Still, Strimling understands that his experiences - largely free from homophobia - are partly a byproduct of living in Los Angeles at a time when society's perspectives of gay people are changing rapidly. Last year Outsports ran the story of a closeted gay high school and college official in Louisiana who had seen and heard brutal homophobia from fans and his fellow officials. Other gay officials at some of college's highest levels have shared with me a fear of losing assignments if they talk about being married to their husband.
While Strimling -- never a "West Hollywood, go out to the clubs kind of guy" -- has certainly heard homophobic language on the field and in the locker room over the years -- "that's how guys talk" -- he personally will not tolerate other gay officials losing opportunities because of who they are.
"If something like that happens, they can know I'll be there to stand by them. We should be judged by how well we perform in games. If someone loses assignments because he's gay? I know people in officiating across the country. I'll make whatever phone calls I need to make. That can't be happening."
It's far from a hollow promise. Strimling has access to some of the titans of football officiating like former NFL head of officials Pereira and Big Ten director of officiating Bill Carollo. Strimling also has a track record of embracing diversity on his crews. His crews in the WAC and Pac-12 have welcomed officials of various races. One of the few women in big-time college officiating, Cat Conti, was on his crew last season.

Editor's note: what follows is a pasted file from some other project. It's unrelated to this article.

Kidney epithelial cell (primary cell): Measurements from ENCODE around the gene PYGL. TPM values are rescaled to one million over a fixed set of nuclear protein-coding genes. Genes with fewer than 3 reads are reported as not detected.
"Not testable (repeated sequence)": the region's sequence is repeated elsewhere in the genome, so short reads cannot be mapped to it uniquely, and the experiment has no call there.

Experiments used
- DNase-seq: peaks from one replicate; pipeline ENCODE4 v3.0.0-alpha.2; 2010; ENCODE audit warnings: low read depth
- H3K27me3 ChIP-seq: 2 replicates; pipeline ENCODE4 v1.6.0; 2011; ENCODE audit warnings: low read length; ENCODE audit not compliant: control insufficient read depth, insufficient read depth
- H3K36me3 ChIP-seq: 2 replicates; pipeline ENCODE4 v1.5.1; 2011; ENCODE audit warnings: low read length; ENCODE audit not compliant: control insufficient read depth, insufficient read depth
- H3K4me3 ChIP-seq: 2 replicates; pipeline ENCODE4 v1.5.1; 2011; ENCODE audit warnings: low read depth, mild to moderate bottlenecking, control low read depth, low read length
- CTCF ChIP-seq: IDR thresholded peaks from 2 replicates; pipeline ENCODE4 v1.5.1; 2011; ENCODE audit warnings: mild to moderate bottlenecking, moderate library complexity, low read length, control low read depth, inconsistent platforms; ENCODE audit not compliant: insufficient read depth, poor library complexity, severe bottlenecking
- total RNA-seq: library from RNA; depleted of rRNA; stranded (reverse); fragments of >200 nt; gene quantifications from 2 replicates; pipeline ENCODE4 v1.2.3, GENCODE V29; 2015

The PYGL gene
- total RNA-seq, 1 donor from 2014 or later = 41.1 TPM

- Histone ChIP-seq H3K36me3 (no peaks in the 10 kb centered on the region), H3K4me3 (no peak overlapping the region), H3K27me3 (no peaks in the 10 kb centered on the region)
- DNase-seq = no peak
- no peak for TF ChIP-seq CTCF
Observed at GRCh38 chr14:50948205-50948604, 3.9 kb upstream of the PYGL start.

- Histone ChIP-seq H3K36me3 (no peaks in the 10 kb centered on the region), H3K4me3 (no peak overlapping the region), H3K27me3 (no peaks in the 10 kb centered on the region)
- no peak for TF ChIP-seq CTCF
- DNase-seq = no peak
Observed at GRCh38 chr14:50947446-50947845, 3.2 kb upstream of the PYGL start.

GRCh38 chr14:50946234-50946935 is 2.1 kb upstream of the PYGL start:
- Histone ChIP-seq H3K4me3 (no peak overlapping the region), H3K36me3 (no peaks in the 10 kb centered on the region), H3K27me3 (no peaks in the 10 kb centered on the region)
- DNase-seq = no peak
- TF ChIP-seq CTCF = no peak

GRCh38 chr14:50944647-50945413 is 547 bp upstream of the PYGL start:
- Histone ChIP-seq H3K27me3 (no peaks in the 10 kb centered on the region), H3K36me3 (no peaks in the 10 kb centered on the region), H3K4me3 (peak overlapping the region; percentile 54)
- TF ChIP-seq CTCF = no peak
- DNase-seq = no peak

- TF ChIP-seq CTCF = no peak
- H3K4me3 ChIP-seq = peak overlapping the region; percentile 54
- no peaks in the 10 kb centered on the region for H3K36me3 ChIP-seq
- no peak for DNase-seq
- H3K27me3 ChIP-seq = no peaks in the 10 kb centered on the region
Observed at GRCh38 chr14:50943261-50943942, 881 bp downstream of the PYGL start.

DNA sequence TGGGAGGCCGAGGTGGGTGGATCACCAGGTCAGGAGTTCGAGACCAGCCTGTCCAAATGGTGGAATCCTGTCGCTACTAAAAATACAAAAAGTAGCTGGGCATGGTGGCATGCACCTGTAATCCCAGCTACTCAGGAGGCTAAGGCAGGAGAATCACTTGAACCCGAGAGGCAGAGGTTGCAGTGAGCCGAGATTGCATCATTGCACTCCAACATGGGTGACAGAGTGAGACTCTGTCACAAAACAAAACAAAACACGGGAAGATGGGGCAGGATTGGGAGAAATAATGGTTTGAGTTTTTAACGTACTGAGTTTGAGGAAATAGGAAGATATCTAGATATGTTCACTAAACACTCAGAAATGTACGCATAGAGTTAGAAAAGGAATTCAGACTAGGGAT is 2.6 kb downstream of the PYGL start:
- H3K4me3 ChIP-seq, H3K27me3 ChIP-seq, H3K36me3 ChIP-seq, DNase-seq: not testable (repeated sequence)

He's also been a respected official for years, and that respect is expanding rapidly since becoming a white hat in the Pac-12; Seven of the eight members of his crew this season received a bowl assignment (including Strimling, who has worked a half dozen bowl games over the last decade), as did his two replay officials.
Striving for excellence and success have been part of his passion for officiating from his first days taking the field. You don't get to where he is without them.
"College football is a big societal event, and I'm part of it. It's part of why I love officiating. To most fans, officials can only screw it up, so I love that I can go out there and not screw it up. So far I haven't had an ESPN SportsCenter moment. Being part of it, being good at what I do, doing what I do at the very highest level. I want to be at the highest level possible."